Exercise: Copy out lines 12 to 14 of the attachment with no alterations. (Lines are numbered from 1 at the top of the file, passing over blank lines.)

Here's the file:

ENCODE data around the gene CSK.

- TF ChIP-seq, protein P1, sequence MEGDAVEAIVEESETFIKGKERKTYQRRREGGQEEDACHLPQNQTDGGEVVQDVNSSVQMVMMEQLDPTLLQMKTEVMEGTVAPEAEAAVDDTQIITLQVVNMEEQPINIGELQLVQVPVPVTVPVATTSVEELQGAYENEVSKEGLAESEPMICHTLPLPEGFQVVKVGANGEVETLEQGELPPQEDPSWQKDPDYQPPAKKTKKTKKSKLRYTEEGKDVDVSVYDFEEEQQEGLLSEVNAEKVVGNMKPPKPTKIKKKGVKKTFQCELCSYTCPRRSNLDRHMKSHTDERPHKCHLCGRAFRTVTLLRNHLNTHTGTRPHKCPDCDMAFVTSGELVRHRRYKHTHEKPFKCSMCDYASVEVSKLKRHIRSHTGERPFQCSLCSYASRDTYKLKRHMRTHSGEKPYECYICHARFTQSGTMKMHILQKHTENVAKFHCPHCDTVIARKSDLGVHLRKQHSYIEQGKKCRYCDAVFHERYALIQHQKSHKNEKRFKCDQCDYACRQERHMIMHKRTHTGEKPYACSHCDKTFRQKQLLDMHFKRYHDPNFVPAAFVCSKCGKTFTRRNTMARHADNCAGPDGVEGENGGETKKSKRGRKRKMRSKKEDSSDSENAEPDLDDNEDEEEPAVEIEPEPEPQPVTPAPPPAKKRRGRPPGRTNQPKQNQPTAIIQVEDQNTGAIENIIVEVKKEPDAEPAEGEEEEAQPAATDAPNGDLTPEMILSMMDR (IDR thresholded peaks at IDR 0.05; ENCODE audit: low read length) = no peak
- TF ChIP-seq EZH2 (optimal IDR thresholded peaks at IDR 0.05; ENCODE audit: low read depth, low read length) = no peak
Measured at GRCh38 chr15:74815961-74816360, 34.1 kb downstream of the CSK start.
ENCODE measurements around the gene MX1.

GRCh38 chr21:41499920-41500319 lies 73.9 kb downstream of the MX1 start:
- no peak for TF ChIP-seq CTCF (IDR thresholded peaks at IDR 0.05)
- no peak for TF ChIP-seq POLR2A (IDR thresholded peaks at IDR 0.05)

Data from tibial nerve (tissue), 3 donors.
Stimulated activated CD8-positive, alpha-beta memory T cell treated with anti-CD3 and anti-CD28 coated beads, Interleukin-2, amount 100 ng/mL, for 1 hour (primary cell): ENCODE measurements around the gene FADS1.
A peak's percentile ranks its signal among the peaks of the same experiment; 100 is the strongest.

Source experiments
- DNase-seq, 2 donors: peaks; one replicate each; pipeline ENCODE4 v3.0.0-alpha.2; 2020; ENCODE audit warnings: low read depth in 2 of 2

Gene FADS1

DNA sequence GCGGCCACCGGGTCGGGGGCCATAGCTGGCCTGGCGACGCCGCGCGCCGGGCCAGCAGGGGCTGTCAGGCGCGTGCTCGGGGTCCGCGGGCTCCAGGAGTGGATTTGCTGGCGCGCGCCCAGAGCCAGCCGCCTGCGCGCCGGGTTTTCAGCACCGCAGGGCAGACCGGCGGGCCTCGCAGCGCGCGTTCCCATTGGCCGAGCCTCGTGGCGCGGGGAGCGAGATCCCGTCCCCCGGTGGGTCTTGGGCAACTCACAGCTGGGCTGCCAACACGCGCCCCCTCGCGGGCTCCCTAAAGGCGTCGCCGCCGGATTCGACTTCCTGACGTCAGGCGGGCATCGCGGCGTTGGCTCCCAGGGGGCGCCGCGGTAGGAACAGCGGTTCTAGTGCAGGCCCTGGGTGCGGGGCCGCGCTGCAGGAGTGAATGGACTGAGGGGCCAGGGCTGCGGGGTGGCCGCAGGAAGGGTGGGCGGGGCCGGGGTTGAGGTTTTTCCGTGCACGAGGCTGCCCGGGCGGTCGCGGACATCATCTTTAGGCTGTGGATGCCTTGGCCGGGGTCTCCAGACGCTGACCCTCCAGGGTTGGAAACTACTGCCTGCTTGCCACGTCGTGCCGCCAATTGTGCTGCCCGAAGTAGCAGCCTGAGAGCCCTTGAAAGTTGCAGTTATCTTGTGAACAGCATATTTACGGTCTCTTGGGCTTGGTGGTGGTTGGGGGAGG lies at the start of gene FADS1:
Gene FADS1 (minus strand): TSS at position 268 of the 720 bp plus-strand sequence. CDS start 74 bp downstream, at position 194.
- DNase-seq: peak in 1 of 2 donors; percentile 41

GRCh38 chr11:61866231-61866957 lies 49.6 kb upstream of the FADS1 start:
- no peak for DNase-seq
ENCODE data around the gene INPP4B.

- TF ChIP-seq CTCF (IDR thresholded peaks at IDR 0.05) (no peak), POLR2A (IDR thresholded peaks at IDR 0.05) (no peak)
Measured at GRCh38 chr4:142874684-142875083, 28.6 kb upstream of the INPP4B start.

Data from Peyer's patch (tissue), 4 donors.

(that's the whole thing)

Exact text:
Source experiments
- DNase-seq, 2 donors: peaks; one replicate each; pipeline ENCODE4 v3.0.0-alpha.2; 2020; ENCODE audit warnings: low read depth in 2 of 2

Gene FADS1